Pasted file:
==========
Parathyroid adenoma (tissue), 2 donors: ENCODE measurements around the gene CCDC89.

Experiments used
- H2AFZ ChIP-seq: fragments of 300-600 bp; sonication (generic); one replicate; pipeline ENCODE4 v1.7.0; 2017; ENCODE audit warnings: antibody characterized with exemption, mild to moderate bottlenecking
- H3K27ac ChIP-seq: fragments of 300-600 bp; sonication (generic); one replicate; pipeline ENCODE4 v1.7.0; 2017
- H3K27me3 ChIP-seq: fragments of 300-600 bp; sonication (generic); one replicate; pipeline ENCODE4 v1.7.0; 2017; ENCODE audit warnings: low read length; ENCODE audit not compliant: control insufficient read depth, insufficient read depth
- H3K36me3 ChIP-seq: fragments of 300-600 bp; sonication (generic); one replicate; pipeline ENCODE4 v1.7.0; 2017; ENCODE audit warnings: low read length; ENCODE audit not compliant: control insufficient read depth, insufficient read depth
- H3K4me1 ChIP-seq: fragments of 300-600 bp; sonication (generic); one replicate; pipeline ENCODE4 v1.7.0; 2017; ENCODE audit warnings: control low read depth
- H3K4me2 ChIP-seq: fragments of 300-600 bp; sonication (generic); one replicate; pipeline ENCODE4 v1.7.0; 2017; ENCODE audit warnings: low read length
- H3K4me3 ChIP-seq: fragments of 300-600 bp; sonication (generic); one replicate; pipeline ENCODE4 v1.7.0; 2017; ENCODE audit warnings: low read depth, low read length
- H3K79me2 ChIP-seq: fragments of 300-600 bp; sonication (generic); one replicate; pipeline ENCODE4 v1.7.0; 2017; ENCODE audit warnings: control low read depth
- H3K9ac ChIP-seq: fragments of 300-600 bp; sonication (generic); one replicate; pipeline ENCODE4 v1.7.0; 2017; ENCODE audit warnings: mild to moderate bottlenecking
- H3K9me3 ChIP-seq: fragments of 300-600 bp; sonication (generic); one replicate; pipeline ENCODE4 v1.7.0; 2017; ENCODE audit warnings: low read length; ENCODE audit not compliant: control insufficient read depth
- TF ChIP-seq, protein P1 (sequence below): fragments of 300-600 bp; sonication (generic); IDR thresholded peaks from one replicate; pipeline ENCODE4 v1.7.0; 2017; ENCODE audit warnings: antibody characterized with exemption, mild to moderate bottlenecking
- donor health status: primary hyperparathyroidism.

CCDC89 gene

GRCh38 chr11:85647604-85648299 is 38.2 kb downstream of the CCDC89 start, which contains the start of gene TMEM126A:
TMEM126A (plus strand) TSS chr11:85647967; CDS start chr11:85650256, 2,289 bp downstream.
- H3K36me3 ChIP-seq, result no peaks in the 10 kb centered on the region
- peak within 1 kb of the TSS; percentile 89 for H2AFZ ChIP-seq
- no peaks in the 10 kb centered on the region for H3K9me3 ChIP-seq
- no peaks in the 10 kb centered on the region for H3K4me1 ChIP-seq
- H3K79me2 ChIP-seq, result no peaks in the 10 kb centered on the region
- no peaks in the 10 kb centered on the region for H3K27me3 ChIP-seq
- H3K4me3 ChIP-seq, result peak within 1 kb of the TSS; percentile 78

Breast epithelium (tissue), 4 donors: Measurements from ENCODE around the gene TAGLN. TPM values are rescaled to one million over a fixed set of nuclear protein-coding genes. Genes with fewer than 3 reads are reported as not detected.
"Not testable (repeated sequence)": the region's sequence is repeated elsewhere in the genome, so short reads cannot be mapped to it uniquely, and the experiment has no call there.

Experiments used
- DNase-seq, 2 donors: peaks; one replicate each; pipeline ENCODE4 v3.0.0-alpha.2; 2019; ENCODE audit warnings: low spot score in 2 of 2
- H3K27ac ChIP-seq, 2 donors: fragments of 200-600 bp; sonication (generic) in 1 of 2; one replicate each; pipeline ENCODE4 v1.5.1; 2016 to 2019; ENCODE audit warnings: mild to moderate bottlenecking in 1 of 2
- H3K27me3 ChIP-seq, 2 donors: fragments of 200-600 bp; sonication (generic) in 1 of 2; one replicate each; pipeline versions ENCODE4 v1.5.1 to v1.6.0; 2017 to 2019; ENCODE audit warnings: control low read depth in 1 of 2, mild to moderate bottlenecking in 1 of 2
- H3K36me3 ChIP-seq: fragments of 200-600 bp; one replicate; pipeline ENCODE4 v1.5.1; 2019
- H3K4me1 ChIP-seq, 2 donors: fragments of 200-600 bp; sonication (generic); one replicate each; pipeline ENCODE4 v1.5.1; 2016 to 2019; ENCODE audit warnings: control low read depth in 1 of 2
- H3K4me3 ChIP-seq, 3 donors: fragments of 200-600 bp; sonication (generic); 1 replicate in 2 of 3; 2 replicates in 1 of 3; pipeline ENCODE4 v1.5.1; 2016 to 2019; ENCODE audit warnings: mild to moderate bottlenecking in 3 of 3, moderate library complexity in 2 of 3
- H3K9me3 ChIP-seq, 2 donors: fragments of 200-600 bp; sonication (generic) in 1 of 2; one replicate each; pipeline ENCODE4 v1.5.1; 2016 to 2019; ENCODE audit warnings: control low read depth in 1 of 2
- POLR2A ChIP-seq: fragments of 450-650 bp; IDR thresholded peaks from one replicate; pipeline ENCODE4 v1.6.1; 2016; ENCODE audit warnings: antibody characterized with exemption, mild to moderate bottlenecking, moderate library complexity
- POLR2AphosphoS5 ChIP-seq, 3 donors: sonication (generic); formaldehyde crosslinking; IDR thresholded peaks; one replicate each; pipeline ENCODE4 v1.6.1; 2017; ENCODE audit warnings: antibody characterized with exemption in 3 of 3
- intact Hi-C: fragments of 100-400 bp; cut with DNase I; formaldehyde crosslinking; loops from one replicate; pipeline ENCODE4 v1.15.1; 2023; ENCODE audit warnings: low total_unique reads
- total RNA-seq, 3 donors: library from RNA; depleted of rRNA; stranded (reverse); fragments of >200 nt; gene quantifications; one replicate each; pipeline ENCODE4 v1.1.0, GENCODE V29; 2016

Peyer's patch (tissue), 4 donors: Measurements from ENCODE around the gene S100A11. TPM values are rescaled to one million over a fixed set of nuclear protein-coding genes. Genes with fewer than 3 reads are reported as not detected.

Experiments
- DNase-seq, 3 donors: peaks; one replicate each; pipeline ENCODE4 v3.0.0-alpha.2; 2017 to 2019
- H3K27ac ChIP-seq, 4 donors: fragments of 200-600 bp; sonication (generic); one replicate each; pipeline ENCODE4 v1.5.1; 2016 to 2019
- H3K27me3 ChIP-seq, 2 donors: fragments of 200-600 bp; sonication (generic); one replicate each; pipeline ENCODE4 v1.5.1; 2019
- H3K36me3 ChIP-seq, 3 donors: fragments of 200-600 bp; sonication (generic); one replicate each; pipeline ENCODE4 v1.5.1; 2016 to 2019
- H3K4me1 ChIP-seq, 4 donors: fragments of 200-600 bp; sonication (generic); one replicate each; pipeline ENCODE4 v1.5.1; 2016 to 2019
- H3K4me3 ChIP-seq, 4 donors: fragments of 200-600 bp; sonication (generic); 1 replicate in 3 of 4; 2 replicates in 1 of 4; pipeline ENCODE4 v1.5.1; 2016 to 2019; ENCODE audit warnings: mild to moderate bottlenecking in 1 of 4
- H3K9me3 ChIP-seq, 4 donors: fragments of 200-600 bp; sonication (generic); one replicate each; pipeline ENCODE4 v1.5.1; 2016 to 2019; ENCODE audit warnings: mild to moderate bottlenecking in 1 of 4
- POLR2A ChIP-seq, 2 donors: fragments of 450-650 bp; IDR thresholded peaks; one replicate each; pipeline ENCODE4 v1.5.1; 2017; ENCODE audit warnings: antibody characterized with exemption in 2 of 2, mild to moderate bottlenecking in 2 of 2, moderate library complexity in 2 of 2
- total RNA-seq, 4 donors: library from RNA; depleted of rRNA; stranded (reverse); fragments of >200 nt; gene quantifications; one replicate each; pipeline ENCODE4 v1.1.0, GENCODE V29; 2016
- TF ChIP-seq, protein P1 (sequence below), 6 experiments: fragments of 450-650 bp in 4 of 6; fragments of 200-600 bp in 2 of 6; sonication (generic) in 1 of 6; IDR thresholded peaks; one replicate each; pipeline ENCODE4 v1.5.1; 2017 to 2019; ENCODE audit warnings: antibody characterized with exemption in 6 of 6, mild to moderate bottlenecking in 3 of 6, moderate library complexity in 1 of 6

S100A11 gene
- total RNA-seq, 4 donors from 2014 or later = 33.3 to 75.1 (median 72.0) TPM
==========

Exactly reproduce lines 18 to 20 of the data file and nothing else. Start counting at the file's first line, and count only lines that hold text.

- H3K36me3 ChIP-seq, result no peaks in the 10 kb centered on the region
- peak within 1 kb of the TSS; percentile 89 for H2AFZ ChIP-seq
- no peaks in the 10 kb centered on the region for H3K9me3 ChIP-seq